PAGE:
Mental changes edging Mexico’s Becerra closer to maiden win

Andrea Becerra shoots at the 2024 Hyundai Archery World Cup season opener in Shanghai.


Archers know well that this sport is a balance between the mental and the physical.

Prioritising competition mentality has led to success for plenty of athletes of the year – and the same applies to Mexican world number six Andrea Becerra.

Becerra has won her fair share of medals of late, most recently podiuming individually at this year’s season opener in Shanghai.

“All the resources I have now help a little bit but mostly I think my mental game. Not trying to stress too much, have a little bit more fun,” said Becerra.

“I’m trying to be way more confident thinking about my shots, not trying to be too hard on myself. I’m trying to make it a little more chill, less stressful and try to enjoy archery.”

Becerra’s not alone. Her Mexican compound women’s team has been prolific since the pandemic, making eight major finals and never finishing outside the top six on the international stage.

Several of those campaigns have resulted in victories.

Beccera is yet to achieve the same individually, having maxed out at silver medals on the world stage.

“It doesn’t bother me because I feel so grateful to even be able to win silver. Every time you’re on the podium it should feel amazing,” she said, claiming to remain unfazed by the near-misses. “I just try to enjoy it and I know I’m getting closer every time. It’s a matter of time, I just need to wait.”

The compound women’s final at this year’s season opener in Shanghai might have been her closest chance yet. Maya, as she’s known on the field, had qualified top, cleaned a path through the brackets, and then built a two-point lead over Jyothi Surekha Vennam with one arrow to shoot.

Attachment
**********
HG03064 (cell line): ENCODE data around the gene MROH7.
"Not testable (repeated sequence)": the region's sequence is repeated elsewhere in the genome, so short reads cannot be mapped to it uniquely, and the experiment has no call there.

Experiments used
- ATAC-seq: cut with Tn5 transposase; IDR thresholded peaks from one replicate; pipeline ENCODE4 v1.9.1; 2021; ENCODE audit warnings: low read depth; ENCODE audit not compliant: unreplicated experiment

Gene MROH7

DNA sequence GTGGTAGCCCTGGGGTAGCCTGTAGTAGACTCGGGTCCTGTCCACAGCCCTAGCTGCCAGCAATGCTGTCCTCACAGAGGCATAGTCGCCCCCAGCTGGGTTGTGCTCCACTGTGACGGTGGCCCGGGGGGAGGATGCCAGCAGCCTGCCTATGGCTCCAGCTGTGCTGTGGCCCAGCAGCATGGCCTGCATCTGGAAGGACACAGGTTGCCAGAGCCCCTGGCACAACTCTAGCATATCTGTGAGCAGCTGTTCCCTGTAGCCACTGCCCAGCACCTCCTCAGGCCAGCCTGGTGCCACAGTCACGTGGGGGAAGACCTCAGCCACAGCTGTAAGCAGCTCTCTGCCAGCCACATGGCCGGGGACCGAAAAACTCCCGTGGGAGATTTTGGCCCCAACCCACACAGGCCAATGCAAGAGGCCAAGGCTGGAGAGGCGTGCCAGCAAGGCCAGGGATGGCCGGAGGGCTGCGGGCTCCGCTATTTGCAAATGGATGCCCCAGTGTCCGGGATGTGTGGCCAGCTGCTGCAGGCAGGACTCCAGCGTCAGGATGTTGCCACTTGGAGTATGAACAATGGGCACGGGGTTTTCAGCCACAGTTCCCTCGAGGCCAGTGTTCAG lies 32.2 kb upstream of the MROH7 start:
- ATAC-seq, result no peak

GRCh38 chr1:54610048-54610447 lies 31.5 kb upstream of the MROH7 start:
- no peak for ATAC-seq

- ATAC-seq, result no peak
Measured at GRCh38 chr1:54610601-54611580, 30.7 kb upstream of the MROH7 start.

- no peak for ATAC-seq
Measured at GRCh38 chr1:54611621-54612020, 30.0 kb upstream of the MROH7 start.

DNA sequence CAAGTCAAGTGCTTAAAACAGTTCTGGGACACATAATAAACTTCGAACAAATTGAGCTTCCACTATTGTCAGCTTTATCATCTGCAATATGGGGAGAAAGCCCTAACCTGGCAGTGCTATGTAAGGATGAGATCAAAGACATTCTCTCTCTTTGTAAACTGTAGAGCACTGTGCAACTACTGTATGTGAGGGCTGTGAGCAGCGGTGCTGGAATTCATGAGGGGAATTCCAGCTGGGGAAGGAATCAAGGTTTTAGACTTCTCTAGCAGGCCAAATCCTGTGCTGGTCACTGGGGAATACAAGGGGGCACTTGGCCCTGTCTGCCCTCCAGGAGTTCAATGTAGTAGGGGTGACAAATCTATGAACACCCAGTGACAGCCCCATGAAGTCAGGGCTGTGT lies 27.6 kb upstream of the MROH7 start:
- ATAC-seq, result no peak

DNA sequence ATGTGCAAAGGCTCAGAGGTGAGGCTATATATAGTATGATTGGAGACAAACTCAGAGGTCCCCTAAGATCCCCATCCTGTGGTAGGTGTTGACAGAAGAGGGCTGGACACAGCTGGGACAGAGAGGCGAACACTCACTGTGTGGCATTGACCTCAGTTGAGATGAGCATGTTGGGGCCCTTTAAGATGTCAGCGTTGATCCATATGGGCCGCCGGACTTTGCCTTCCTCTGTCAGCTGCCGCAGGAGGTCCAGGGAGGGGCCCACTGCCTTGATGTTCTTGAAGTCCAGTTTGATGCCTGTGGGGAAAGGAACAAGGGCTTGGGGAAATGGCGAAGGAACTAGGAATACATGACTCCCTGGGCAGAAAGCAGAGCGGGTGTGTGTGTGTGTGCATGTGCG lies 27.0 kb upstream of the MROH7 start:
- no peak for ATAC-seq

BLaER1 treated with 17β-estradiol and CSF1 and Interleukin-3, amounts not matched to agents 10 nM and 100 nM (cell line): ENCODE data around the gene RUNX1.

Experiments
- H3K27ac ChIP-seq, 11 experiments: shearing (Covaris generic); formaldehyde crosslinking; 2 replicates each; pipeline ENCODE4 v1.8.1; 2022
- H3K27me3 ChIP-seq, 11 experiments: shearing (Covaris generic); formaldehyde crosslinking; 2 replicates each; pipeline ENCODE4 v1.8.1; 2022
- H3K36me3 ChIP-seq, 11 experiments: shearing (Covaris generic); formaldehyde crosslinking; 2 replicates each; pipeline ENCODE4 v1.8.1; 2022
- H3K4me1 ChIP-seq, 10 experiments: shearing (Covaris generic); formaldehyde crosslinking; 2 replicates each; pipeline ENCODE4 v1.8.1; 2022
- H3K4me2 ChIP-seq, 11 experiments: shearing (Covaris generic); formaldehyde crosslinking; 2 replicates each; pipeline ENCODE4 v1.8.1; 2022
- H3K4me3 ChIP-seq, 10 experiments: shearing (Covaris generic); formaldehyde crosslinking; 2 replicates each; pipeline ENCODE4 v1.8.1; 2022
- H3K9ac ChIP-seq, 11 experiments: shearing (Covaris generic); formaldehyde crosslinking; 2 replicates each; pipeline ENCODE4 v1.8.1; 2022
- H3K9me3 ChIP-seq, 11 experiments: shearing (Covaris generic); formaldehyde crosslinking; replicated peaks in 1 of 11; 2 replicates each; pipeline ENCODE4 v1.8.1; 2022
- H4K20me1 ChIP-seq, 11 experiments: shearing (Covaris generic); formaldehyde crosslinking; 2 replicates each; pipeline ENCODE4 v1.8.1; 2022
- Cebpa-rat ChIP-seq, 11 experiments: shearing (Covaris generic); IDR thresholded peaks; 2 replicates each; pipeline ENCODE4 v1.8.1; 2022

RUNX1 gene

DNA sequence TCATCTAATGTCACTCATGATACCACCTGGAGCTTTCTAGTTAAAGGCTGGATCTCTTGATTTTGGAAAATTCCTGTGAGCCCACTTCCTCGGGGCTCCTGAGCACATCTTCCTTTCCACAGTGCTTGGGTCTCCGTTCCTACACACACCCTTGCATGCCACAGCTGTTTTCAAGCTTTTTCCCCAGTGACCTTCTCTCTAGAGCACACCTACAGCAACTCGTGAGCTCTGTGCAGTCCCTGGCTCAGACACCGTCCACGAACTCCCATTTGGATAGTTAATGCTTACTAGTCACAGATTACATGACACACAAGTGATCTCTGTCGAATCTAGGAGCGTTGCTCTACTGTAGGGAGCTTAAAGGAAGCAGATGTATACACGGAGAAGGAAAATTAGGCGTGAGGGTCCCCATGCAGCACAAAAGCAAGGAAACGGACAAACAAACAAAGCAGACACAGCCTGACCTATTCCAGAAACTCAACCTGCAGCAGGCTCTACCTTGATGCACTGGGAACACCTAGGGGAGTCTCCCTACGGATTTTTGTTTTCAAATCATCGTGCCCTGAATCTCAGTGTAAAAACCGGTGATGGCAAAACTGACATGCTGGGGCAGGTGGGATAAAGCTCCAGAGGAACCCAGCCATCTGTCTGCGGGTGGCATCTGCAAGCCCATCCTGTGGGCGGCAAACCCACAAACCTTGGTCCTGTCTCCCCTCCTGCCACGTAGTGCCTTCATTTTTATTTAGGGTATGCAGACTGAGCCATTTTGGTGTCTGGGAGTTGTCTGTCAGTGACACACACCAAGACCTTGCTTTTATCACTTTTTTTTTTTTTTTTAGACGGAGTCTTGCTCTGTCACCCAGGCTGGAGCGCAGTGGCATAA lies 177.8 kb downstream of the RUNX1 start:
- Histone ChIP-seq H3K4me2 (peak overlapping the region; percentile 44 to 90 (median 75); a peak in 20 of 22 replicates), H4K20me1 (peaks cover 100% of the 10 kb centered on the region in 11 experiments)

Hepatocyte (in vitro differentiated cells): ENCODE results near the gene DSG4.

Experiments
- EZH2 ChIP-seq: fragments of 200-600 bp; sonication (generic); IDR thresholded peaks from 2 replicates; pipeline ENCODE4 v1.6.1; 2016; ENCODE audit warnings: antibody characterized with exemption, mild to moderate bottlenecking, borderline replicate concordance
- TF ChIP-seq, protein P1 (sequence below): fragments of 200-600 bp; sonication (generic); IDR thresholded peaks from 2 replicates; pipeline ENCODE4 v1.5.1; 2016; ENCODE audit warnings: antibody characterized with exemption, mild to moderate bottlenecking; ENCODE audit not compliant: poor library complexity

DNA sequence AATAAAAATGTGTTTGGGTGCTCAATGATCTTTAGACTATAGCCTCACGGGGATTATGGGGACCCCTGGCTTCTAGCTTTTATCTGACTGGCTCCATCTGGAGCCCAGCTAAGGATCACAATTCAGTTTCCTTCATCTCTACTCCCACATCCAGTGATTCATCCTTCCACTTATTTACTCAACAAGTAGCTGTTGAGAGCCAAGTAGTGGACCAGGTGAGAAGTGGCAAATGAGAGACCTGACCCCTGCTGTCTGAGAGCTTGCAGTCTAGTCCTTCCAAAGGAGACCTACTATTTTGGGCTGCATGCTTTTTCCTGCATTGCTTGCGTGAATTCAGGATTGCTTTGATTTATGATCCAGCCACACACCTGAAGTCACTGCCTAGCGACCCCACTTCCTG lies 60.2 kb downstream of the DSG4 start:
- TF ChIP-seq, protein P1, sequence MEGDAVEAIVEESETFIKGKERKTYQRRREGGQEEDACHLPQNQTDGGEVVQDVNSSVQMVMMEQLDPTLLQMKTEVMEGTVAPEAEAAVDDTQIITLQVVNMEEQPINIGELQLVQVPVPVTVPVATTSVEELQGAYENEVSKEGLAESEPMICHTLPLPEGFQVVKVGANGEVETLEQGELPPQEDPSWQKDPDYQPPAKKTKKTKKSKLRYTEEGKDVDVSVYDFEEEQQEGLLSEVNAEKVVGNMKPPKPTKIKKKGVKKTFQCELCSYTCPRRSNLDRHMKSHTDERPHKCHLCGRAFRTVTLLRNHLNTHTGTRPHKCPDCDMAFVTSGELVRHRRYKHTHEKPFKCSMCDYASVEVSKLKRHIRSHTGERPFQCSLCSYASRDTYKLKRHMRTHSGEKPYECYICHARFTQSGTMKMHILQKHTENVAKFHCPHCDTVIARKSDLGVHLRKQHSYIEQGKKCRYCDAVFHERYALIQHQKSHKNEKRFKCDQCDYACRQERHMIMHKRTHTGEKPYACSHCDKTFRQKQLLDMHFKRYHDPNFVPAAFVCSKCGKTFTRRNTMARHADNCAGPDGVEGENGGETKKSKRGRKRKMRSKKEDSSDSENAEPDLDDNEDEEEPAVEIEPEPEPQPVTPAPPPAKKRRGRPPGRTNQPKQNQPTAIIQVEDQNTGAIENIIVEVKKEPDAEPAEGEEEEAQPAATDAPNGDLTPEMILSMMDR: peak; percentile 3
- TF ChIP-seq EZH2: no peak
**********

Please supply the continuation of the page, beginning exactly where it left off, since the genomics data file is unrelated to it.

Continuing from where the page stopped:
But the pressure got to the Mexican archer. She shot an eight – and then a worse nine in the tiebreak.

It’s the second major event in less than 12 months that Becerra has lost to an Indian archer after last summer’s Hyundai World Archery Championships in Berlin, which went to Aditi Swami.

Perhaps a more surreptitious start will be the spark?

“It was a struggle today,” Becerra said after qualifying 14th yesterday in Yecheon. “We just came [on Sunday] so I was still trying to find my shot but I’m confident in the next few days I’ll feel better.”

This week’s event is the second of only three stages in this shortened season.

With the points she collected in Shanghai, Becerra is in a strong position to qualify for her second Hyundai Archery World Cup Final in Tlaxcala, which already hosted the season-ending invitational two years ago – when the Mexican archer finished fourth.

“Shooting in Mexico is amazing for me,” she said. “My family is not with me all the time [but] it’s an amazing opportunity for them to go there, support me and see me shoot. What better place to shoot than my home country.”

Of course, she’d rather be there as a stage winner.

Becerra will be hoping the Yecheon Jinho International Archery Field is the location of her long-awaited maiden international victory.